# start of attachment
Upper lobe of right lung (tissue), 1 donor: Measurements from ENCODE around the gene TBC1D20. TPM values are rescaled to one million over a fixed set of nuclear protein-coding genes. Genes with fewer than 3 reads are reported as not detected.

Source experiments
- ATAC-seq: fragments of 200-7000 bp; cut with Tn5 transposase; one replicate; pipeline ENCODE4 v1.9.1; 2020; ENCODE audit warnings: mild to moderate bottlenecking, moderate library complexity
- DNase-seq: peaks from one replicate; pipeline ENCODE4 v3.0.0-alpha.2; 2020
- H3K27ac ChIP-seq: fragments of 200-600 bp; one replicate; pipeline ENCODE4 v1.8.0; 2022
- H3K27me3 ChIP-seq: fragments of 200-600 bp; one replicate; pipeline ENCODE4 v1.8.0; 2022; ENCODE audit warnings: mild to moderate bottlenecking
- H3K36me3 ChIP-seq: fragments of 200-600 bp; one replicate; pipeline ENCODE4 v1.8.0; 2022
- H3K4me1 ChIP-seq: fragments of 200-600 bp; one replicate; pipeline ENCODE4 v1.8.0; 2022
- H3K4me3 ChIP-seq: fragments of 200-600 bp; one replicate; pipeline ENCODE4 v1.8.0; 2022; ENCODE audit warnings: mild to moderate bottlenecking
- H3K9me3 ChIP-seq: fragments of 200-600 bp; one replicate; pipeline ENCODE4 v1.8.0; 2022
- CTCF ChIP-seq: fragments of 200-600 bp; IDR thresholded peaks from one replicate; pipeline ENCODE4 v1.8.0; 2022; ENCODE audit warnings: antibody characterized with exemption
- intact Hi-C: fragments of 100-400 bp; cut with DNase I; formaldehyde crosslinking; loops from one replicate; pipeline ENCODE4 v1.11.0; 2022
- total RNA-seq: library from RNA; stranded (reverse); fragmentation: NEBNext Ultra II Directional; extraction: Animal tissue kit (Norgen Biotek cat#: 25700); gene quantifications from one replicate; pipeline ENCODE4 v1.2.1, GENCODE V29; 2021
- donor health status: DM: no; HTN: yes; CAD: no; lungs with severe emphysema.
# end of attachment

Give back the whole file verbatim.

Upper lobe of right lung (tissue), 1 donor: Measurements from ENCODE around the gene TBC1D20. TPM values are rescaled to one million over a fixed set of nuclear protein-coding genes. Genes with fewer than 3 reads are reported as not detected.

Source experiments
- ATAC-seq: fragments of 200-7000 bp; cut with Tn5 transposase; one replicate; pipeline ENCODE4 v1.9.1; 2020; ENCODE audit warnings: mild to moderate bottlenecking, moderate library complexity
- DNase-seq: peaks from one replicate; pipeline ENCODE4 v3.0.0-alpha.2; 2020
- H3K27ac ChIP-seq: fragments of 200-600 bp; one replicate; pipeline ENCODE4 v1.8.0; 2022
- H3K27me3 ChIP-seq: fragments of 200-600 bp; one replicate; pipeline ENCODE4 v1.8.0; 2022; ENCODE audit warnings: mild to moderate bottlenecking
- H3K36me3 ChIP-seq: fragments of 200-600 bp; one replicate; pipeline ENCODE4 v1.8.0; 2022
- H3K4me1 ChIP-seq: fragments of 200-600 bp; one replicate; pipeline ENCODE4 v1.8.0; 2022
- H3K4me3 ChIP-seq: fragments of 200-600 bp; one replicate; pipeline ENCODE4 v1.8.0; 2022; ENCODE audit warnings: mild to moderate bottlenecking
- H3K9me3 ChIP-seq: fragments of 200-600 bp; one replicate; pipeline ENCODE4 v1.8.0; 2022
- CTCF ChIP-seq: fragments of 200-600 bp; IDR thresholded peaks from one replicate; pipeline ENCODE4 v1.8.0; 2022; ENCODE audit warnings: antibody characterized with exemption
- intact Hi-C: fragments of 100-400 bp; cut with DNase I; formaldehyde crosslinking; loops from one replicate; pipeline ENCODE4 v1.11.0; 2022
- total RNA-seq: library from RNA; stranded (reverse); fragmentation: NEBNext Ultra II Directional; extraction: Animal tissue kit (Norgen Biotek cat#: 25700); gene quantifications from one replicate; pipeline ENCODE4 v1.2.1, GENCODE V29; 2021
- donor health status: DM: no; HTN: yes; CAD: no; lungs with severe emphysema.